His lat­est dis­patch from the touch-line of fa­ther­hood as­sesses sports op­por­tu­ni­ties

Esquire (UK) - - Contents -

A good friend of mine has a sporty 11-year-old son. When we last spoke, the boy was a keen crick­eter. Phil had grad­u­ated from bowl­ing at the lad in the gar­den to fer­ry­ing him around four or five times a week to lo­cal club prac­tices and matches (be­cause ob­vi­ously no nor­mal schools play cricket any more), and even ac­com­pa­ny­ing him on tour.

I hadn’t spo­ken to Phil in a while and when I fi­nally did, I nat­u­rally asked him how the kid was get­ting on with his cricket. Was he a mer­ci­less slog­ger, headed for T20 glory and a mul­ti­mil­lion pound IPL con­tract that would have the old man re­tir­ing to Bar­ba­dos be­fore he was 60, or was he a more cul­tured player, likely to be open­ing for Eng­land at Lord’s be­fore the end of the next decade?

“Ac­tu­ally,” said Phil. “He’s a ta­ble-ten­nis player now.”

“Oh, that’s fun,” I said. “School break-time stuff ? Mixed dou­bles and round-the-ta­ble and a bit of im­promptu whiff-whaff in the kitchen with books for bats?”

“No,” said Phil. “Six hours a day and 12 at week­ends. He’s given up cricket. I spend all my free time tak­ing him to tour­na­ments now. On Satur­day we’re off to Birm­ing­ham for the na­tion­als then overnight in Derby for a tour­na­ment there.”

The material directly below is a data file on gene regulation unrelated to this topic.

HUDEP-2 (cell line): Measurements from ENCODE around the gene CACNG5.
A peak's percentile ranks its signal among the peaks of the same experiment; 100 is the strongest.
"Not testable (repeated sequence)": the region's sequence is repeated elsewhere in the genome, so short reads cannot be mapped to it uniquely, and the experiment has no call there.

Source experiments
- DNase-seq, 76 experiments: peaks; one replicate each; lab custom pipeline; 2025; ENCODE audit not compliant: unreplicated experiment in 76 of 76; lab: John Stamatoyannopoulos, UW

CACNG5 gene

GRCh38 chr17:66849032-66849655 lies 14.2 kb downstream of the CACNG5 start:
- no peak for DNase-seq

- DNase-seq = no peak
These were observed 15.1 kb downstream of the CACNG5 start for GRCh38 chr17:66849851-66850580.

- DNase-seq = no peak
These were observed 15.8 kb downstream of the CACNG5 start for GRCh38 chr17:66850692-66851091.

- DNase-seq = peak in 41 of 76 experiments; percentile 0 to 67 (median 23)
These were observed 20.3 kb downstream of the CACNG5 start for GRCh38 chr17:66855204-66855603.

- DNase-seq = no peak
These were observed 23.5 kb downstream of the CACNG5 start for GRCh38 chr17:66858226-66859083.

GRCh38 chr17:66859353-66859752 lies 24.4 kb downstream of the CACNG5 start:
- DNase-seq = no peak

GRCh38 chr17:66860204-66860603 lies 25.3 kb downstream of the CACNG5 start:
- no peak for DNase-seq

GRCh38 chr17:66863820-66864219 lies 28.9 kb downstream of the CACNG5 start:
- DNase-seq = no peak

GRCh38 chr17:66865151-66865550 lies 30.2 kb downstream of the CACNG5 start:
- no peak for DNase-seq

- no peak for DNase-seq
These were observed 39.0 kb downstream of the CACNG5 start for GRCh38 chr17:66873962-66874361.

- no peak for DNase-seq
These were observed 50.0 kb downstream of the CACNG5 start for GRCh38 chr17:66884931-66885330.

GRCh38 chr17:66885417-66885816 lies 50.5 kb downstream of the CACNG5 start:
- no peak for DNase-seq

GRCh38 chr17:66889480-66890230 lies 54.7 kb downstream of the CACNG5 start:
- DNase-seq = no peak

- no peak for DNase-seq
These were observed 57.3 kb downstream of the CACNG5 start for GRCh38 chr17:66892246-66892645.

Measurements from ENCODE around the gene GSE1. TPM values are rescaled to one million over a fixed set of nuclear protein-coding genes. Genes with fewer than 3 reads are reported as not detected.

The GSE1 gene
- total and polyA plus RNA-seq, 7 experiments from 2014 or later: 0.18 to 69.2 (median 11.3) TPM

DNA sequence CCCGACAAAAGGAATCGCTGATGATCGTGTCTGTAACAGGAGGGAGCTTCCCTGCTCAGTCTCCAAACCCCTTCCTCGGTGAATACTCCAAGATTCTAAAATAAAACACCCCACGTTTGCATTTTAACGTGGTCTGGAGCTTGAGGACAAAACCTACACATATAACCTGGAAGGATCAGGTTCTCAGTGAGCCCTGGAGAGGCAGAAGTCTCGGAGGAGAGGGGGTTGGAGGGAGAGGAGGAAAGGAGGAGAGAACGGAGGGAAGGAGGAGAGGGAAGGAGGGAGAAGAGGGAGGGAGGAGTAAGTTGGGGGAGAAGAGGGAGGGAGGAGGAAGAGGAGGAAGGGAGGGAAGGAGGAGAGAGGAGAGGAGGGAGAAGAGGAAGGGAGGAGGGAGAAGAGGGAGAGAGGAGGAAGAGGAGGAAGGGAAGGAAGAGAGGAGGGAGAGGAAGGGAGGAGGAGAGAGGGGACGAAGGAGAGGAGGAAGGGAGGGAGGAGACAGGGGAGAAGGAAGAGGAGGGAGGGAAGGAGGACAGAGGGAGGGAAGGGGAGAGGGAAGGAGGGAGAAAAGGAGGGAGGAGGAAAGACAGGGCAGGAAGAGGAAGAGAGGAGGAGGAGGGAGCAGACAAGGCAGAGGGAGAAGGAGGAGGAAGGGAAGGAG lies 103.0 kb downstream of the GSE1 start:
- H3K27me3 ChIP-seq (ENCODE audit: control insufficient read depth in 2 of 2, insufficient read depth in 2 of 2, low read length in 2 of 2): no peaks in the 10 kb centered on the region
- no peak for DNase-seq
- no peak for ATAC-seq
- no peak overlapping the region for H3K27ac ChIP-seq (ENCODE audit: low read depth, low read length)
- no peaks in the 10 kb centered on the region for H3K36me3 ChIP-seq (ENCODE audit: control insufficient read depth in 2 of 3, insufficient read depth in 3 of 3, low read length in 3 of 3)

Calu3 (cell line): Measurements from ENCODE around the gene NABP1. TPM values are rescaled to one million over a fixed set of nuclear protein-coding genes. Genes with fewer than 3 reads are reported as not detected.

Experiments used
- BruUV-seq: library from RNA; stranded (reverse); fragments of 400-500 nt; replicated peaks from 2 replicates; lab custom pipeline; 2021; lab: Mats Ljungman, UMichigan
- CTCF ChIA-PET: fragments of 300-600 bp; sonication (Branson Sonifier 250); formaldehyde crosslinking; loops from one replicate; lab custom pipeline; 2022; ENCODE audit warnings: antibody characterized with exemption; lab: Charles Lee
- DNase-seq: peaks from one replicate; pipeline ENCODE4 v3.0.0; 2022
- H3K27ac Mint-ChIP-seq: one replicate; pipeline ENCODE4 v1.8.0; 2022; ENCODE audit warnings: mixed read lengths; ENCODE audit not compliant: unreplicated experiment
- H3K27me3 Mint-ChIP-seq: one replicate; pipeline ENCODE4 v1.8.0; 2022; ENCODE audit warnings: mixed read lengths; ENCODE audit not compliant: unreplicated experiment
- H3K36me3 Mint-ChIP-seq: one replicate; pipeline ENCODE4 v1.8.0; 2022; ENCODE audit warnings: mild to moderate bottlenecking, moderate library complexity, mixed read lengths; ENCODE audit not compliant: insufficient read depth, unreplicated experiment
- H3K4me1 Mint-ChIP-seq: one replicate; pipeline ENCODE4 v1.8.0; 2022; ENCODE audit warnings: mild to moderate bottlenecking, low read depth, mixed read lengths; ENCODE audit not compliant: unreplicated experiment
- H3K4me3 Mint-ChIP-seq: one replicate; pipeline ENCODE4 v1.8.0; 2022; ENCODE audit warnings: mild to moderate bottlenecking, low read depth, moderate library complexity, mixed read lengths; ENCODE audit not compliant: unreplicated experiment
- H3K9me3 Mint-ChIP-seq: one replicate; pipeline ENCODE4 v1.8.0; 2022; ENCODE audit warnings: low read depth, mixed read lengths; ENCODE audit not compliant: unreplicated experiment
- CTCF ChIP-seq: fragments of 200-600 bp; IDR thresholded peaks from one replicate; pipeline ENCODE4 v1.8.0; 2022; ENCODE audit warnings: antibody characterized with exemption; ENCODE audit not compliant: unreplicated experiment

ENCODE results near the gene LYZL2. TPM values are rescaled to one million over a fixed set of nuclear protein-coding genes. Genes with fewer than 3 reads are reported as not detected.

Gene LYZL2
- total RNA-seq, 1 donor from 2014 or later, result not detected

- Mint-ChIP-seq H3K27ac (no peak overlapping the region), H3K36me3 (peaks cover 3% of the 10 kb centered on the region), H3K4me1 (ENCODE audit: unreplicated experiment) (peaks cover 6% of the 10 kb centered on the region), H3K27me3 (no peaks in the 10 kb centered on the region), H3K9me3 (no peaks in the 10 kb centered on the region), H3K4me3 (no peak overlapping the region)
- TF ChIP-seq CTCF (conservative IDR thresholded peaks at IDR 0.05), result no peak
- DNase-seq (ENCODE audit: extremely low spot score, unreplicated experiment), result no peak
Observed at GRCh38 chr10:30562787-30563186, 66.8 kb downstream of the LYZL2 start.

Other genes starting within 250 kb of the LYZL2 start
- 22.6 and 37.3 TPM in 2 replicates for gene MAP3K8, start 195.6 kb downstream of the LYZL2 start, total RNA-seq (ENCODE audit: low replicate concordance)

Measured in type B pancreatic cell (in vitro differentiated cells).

“Je­sus Christ,” I said. “I’m so sorry.”

If my Sam shows any sport­ing abil­ity it will be di­rected to­wards some­thing with po­ten­tial. Cricket is the ne plus ul­tra: el­e­gant, classy,

his­tor­i­cally fas­ci­nat­ing — and there are mil­lions to be made at

the top

“What do you mean?” asked Phil.

“I mean, what a fuck­ing waste of time: schlep­ping up and down the coun­try for noth­ing.”

“It’s not noth­ing. He’s in­cred­i­ble at it. He’s got a na­tional un­der-12 rank­ing in the top 10.”

“Yeah, at fuck­ing ping-pong. The fat kid’s sport. Who isn’t good at ping-pong? It’s the game you can play with a fag in your hand. Or a fag in your mouth and a pint in your hand. Dou­ble points if you get it in the other geezer’s beer. I used to play while not only smok­ing joints dur­ing rallies but rolling them.”

“He’d beat you 11–0 with his wrong hand.” “Great. And then what? How good do you need to be at ping-pong? There’s no money in it, is there? He could be the best in the world, go to the Olympics and smash the Chi­nese to pieces and he’d still have to apol­o­gise for tak­ing time off from the call cen­tre. You can’t make a liv­ing at it, can you?”

“Sport­ing ex­cel­lence isn’t all about mak­ing money, Giles.”

“Right on, mate. So what is it you have gained by your boy swap­ping from cricket to ping-pong then? The op­por­tu­nity to sit all day in sweaty sports halls in the Mid­lands watch­ing him nance about in plim­solls in­stead of re­lax­ing in the shade at some beau­ti­ful coun­try cricket ground, swal­low­ing pints to the sound of leather on wil­low?”

I swear, if my Sam shows any sport­ing abil­ity it will be di­rected to­wards some­thing with a bit of po­ten­tial. I don’t mind trog­ging around Bri­tain with his stinky kit in the back of the car, sup­port­ing him, pay­ing for it all, wreck­ing my old bones prac­tis­ing with him, but it’s got to be some­thing with a bit of pay­back, ei­ther in money or glory. Not hockey or cy­cling or rowing. Or judo. Or the fuck­ing triple jump. I’m not swap­ping my week­ends for any of the no­body-gives-a-fuck sports. Un­grate­ful lit­tle bas­tard might as well take up the clar­inet.